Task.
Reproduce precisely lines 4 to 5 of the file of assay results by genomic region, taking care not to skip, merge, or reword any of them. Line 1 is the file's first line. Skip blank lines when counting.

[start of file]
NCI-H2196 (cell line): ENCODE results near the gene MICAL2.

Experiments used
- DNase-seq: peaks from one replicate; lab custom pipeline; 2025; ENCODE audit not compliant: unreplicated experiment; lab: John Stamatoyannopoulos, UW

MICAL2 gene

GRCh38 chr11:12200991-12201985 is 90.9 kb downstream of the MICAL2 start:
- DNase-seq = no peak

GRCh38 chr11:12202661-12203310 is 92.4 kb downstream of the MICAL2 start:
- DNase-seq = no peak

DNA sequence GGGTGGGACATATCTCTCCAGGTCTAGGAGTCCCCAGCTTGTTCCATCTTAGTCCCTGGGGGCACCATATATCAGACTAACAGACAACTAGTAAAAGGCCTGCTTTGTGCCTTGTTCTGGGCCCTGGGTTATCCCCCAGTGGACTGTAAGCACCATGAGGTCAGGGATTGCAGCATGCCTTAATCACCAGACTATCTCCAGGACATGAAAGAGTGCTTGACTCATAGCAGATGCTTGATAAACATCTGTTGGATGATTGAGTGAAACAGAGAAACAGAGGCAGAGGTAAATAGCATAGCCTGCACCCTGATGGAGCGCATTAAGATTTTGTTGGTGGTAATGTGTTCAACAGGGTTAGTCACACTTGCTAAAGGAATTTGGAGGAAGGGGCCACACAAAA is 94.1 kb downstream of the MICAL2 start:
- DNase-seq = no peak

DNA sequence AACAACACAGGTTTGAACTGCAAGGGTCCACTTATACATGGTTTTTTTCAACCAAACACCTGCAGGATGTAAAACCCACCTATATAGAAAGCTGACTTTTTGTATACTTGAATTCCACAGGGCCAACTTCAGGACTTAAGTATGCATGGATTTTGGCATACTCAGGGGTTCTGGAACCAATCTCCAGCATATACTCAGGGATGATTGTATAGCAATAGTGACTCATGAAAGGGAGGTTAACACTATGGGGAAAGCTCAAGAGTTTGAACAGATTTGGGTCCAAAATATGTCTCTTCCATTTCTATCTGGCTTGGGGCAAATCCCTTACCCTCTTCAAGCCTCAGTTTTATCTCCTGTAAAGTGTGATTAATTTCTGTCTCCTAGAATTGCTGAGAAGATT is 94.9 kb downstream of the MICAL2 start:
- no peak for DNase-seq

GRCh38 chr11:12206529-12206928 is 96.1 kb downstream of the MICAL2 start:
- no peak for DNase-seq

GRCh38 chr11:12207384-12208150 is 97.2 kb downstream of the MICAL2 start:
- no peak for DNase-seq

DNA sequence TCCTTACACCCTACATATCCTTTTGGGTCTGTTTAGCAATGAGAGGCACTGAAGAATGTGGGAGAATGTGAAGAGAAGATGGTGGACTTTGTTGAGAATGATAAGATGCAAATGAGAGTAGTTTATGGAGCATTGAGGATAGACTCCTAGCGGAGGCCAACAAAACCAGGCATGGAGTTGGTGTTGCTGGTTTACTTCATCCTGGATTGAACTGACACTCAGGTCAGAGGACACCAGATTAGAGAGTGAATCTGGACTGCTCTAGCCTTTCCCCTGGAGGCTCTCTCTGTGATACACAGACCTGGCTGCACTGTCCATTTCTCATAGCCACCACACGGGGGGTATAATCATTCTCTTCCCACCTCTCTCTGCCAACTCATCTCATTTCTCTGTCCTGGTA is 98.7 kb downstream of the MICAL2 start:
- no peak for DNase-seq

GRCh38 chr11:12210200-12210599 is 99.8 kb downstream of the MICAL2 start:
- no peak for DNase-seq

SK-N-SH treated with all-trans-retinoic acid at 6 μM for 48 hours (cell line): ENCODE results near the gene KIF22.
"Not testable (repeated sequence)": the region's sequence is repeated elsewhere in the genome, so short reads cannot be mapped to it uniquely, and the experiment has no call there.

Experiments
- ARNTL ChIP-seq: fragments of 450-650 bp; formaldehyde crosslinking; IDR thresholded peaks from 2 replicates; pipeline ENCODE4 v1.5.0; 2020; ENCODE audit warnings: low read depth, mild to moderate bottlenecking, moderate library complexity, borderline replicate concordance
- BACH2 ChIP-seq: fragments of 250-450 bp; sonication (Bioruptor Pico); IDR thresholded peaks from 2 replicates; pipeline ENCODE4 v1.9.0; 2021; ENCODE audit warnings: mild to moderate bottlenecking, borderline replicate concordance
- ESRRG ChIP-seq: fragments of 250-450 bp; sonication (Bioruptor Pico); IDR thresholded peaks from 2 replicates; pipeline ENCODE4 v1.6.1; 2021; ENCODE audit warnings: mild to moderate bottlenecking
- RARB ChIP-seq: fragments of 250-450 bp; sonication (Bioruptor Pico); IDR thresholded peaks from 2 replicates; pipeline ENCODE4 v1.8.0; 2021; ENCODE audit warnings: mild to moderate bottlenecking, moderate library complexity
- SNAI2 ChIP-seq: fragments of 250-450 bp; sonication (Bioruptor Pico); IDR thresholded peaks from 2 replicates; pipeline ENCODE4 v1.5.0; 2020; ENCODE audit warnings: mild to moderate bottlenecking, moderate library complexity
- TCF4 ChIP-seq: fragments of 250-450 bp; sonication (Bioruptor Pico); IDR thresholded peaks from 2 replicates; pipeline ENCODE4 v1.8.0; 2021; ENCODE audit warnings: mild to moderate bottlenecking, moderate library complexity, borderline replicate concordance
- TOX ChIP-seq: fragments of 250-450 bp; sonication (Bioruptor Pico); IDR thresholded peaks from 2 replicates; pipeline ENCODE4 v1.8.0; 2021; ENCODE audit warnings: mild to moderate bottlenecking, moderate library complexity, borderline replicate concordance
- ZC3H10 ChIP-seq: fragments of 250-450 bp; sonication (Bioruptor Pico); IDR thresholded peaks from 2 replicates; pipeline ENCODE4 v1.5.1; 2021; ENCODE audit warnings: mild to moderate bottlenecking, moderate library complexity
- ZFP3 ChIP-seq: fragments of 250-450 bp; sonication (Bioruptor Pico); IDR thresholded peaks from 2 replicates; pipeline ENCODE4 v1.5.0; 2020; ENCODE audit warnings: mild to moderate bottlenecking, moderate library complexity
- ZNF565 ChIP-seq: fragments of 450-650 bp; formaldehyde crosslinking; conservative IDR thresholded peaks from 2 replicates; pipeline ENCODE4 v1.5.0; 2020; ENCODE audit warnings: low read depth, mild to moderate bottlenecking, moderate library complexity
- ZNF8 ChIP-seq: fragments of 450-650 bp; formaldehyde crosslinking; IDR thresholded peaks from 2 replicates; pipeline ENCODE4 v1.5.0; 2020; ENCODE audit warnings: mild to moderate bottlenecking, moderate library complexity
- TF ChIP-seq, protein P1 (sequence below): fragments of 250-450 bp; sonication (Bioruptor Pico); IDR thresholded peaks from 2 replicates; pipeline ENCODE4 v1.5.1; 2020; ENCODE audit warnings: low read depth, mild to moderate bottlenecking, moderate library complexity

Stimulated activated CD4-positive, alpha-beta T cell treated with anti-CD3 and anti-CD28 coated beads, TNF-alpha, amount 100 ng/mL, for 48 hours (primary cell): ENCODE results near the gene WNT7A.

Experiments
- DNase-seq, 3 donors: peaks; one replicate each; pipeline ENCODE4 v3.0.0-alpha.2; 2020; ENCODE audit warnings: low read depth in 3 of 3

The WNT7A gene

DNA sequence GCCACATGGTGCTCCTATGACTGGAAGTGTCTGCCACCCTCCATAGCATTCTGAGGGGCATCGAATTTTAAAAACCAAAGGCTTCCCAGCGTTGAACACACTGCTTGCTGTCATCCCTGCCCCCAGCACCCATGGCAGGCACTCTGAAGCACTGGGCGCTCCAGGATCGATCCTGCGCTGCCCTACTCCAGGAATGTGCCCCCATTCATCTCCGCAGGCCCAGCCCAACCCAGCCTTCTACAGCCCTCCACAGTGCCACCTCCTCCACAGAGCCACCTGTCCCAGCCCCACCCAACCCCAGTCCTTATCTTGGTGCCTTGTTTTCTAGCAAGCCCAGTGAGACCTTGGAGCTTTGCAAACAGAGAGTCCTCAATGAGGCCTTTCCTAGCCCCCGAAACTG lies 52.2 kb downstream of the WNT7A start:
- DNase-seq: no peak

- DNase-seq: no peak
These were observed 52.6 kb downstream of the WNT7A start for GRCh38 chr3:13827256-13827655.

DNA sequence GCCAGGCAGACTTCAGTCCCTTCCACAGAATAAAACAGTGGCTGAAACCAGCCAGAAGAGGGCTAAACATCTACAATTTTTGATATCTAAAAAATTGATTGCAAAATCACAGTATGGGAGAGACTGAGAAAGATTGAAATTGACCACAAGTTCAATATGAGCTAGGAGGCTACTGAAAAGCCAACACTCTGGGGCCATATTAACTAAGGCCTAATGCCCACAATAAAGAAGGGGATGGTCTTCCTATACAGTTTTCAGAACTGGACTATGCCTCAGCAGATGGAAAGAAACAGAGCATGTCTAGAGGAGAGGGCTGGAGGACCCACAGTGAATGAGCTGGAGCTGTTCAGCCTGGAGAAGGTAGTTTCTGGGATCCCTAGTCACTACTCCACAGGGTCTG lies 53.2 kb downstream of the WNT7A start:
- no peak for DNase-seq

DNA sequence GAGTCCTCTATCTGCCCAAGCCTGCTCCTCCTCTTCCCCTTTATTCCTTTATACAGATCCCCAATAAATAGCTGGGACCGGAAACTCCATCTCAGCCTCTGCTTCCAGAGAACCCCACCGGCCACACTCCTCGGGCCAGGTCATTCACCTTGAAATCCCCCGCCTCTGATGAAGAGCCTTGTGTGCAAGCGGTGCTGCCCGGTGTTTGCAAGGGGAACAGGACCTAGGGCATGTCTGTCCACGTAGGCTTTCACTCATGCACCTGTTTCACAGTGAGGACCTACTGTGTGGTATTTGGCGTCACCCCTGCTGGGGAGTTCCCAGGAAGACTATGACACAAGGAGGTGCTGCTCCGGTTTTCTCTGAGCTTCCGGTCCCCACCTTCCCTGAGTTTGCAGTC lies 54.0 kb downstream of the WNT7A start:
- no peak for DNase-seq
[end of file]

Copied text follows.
MICAL2 gene

GRCh38 chr11:12200991-12201985 is 90.9 kb downstream of the MICAL2 start: